How to Prevent Buildup on Bottom Front Teeth
Are you one of those people that tends to get a ton of plaque buildup on teeth at the bottom-front of your mouth?
If your hygienist tends to spend a lot of time cleaning this area during your checkups, or you notice the plaque buildup in the mirror when you’re trying to floss, there’s good news: you’re not alone.
Why is This a Problem Area?
For starters, cleaning behind your narrow bottom-front teeth is just hard. A large toothbrush head may not be able to get around all the grooves and curves it needs to.
But even more significant is your own natural anatomy. Surprise: you have saliva glands right under your tongue, just next to these teeth! That means the plaque buildup in that area will calcify into tartar quicker than some of the other parts of your mouth.
Bonus info: You also have saliva glands on the outside of your upper-back molars.
When it comes to preventing buildup on teeth, physical everyday cleaning is essential. Whether you’re using a soft-bristled toothbrush or an electric version is up to you, but powered toothbrushes are scientifically proven to remove more plaque buildup than manual brushes do.
Also, you have to floss. It’s just not an option. Floss or a WaterPik is the only thing that’s going to get down between your teeth to clean plaque buildup before it turns into tartar.
Step1: Brush Longer
The amount of time you put into brushing and flossing will have a direct part to play on how much build up you get on your teeth. If you’re just quickly sweeping through with the toothbrush a few times, you’re not going to get the results you want.
Since some of us get more build up on teeth down in the lower-front of our mouths, we need to spend more time (probably an extra 30 seconds) brushing that area. Focus on one or two teeth at a time and really angle the bristles towards your gums.
Step 2: Floss Throughout the Day
Ok. So you should be flossing all of your teeth every day. But when it comes to your lower-front teeth, it’s really beneficial to floss them every time you eat or snack on something.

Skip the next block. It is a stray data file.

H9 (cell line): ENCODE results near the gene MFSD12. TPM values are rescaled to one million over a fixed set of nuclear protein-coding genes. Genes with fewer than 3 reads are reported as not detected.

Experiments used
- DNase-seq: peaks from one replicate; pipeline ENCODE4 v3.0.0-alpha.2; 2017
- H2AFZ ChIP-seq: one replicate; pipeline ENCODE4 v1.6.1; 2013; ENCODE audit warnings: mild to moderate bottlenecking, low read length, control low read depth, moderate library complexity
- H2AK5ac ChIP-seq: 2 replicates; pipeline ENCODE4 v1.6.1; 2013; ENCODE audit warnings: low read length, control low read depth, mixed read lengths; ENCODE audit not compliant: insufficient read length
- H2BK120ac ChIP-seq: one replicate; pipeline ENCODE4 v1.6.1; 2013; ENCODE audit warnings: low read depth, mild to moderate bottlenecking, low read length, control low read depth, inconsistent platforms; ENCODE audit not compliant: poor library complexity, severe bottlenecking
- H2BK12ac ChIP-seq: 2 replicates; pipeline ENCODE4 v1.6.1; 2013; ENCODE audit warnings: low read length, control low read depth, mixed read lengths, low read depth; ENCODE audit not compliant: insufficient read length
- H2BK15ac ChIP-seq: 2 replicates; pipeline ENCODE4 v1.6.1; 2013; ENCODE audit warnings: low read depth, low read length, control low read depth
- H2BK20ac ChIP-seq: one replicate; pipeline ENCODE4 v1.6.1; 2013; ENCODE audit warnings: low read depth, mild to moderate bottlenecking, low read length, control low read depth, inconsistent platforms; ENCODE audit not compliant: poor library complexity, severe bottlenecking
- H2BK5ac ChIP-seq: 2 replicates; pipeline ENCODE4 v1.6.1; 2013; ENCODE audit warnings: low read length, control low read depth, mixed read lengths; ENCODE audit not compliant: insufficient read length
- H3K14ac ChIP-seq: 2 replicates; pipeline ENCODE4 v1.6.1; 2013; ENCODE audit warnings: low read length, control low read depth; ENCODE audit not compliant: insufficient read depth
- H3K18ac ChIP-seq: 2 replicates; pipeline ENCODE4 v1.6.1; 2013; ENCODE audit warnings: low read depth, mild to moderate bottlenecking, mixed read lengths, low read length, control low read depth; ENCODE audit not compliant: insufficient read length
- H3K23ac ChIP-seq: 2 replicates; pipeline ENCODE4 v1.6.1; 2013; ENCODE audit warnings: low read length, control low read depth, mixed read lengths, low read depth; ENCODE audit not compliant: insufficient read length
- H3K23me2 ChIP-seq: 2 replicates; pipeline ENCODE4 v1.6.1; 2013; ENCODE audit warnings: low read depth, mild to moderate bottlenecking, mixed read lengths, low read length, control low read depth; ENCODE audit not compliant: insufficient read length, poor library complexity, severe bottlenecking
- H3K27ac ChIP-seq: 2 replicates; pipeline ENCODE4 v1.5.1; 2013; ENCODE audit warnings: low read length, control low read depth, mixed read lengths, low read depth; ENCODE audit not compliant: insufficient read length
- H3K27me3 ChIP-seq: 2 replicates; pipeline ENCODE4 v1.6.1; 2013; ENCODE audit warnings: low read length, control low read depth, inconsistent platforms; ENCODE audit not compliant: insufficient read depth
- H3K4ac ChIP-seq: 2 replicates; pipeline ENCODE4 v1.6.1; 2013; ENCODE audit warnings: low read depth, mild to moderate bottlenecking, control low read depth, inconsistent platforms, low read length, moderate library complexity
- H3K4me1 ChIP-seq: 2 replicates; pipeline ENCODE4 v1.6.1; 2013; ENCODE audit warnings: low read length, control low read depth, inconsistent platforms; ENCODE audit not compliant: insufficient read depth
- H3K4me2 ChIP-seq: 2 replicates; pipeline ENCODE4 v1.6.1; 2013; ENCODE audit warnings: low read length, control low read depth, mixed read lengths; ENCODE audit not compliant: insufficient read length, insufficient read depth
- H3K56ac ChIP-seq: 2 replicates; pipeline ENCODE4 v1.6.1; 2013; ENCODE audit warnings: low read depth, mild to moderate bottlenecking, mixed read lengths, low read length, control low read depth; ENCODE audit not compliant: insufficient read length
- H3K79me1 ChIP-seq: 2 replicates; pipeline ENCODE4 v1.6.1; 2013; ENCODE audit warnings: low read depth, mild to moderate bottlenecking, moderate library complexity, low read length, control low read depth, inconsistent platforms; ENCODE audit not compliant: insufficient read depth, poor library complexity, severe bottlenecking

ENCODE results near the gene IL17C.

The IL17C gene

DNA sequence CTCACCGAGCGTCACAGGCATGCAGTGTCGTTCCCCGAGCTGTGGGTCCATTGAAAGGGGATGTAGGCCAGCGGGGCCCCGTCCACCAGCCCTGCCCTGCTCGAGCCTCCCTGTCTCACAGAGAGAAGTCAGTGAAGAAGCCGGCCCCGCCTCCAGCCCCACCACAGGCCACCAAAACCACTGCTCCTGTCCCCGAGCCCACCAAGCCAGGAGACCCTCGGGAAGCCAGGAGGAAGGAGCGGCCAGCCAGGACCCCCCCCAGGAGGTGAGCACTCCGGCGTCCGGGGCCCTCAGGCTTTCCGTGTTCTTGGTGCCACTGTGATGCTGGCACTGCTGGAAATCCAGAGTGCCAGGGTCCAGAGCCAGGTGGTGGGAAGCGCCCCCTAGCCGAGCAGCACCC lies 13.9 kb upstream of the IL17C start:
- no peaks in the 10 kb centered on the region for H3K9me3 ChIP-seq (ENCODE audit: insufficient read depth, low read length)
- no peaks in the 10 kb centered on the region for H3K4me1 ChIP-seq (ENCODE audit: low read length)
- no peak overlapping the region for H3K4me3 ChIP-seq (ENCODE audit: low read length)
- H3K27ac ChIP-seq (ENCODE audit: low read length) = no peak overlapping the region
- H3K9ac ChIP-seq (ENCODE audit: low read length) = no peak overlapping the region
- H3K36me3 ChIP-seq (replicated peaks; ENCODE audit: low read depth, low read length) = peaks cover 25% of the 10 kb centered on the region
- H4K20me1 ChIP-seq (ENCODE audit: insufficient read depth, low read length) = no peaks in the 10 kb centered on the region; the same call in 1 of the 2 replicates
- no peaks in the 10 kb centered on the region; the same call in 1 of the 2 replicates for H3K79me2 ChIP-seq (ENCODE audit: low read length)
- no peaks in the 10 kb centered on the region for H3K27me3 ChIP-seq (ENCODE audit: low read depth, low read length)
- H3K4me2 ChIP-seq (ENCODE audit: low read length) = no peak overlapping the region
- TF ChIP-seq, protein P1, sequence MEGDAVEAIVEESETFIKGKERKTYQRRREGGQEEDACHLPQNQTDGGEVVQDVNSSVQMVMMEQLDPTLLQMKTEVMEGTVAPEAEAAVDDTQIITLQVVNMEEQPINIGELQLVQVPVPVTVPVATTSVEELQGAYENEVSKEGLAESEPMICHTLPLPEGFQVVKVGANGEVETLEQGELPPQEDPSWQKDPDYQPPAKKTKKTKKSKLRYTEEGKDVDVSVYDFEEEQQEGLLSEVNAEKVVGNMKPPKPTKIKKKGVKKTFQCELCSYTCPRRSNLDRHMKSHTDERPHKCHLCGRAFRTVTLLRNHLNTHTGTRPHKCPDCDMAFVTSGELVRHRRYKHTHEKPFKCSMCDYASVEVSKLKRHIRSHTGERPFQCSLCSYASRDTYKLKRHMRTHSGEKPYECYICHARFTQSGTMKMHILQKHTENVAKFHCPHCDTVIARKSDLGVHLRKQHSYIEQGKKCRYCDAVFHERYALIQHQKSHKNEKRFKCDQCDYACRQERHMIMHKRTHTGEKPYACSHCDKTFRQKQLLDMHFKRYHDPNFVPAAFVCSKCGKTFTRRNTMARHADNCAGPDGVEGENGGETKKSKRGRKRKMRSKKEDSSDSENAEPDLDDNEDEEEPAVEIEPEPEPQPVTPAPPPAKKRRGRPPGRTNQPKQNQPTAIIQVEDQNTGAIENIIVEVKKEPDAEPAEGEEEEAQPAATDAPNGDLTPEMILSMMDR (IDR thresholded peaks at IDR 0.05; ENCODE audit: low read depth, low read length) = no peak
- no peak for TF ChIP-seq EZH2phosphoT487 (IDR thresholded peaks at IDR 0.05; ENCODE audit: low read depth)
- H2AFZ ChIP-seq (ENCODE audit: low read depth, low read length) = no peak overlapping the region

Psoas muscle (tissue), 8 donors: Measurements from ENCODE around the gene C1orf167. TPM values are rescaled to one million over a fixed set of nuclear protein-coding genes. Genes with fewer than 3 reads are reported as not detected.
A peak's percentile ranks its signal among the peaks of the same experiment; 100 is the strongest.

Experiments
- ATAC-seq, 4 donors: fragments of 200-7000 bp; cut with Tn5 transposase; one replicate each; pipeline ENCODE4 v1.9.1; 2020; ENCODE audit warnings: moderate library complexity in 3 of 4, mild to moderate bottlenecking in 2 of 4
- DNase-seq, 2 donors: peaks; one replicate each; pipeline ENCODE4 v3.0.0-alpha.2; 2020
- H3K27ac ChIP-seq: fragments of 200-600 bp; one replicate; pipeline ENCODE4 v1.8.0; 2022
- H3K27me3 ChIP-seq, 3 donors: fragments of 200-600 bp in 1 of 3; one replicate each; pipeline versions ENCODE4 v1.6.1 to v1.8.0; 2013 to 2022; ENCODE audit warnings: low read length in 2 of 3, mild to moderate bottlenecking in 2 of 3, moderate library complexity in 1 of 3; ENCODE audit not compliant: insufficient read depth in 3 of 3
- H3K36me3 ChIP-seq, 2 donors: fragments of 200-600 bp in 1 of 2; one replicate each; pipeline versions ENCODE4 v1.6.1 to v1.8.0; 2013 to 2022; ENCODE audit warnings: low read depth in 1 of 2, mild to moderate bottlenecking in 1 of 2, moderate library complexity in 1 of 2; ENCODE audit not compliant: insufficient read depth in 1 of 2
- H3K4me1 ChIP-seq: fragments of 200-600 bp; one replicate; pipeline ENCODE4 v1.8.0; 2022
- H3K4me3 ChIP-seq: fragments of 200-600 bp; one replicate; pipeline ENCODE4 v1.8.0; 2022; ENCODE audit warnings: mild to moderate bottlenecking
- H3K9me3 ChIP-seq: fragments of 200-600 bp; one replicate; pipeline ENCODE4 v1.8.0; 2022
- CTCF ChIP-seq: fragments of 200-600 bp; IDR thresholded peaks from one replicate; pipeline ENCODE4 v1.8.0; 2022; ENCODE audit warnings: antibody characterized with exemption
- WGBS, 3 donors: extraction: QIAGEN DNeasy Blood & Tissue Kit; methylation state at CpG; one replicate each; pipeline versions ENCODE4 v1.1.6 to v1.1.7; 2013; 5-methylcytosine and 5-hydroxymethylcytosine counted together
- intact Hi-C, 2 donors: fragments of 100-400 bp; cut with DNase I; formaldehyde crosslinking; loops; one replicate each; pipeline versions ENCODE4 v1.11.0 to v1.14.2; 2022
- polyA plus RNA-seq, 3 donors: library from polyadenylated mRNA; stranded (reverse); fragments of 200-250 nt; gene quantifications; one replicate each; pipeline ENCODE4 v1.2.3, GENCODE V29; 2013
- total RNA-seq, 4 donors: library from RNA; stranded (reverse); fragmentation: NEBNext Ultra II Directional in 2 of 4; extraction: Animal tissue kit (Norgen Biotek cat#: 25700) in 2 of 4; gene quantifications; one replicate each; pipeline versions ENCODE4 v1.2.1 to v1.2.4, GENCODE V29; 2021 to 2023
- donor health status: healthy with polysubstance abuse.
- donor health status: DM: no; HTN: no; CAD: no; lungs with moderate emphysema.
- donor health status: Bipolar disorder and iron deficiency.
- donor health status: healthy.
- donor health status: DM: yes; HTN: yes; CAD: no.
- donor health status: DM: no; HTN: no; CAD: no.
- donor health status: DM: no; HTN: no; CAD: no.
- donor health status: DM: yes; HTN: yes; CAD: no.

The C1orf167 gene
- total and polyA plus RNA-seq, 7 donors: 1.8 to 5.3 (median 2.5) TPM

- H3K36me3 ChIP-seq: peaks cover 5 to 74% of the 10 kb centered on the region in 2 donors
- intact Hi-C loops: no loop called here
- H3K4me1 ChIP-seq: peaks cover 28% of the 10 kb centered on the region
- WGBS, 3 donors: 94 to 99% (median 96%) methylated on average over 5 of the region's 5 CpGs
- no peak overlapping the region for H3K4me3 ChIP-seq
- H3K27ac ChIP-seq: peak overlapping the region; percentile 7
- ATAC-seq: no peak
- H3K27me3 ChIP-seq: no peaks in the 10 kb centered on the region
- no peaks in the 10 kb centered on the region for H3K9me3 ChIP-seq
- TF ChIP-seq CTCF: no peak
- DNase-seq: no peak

Floss often. It doesn’t have to take two minutes. After all, you’re only cleaning off that plaque buildup on the lower anteriors, not your entire mouth.
Just be sure that even though you’re brushing fast and often, you do it correctly. Really wrap that strand around your tooth and hug it as you rub the sides up and down. And since you’re just cleaning a few teeth, floss picks are great for use on the go in your car or storing them in your desk at work.
Step 3: Clean First Thing in the Morning
Some of us are mouth breathers. If that’s the case, we tend to wake up with more plaque on our teeth. Before you go eat breakfast (which will just fuel that sticky biofilm) go ahead and quickly brush your teeth with some water.
Don’t worry, you’re still going to come back and use toothpaste and floss after breakfast but brushing with tap water will get some of that residue away before it feeds on your eggs, toast, or cereal.
Talk with Your Dentist
Let’s say you’re doing absolutely everything in your power to keep your teeth clean, but you still get a lot of buildup on teeth in specific areas of your mouth.
If that’s the case, you and your dentist need to talk about the reality of scheduling more frequent cleanings. Like every 3-4 months, instead of twice a year.
Honesty is the best policy. Share your techniques and products with your dental team, so that they can help you find a realistic way to actively cut down on tartar buildup.
If you get a lot of buildup behind your bottom front teeth, you’re not alone.
However, you do have to be more proactive about keeping the area clean, so that soft plaque biofilm can’t calcify into hard tartar. That means brushing longer, flossing more frequently, cleaning your teeth first thing when you wake up, and being honest with your dentist and hygienist about possibly scheduling checkups more frequently than twice a year.
With a few tips and the extra help of your dental team, you can keep heavy tartar at bay before it leads to something serious like gum disease.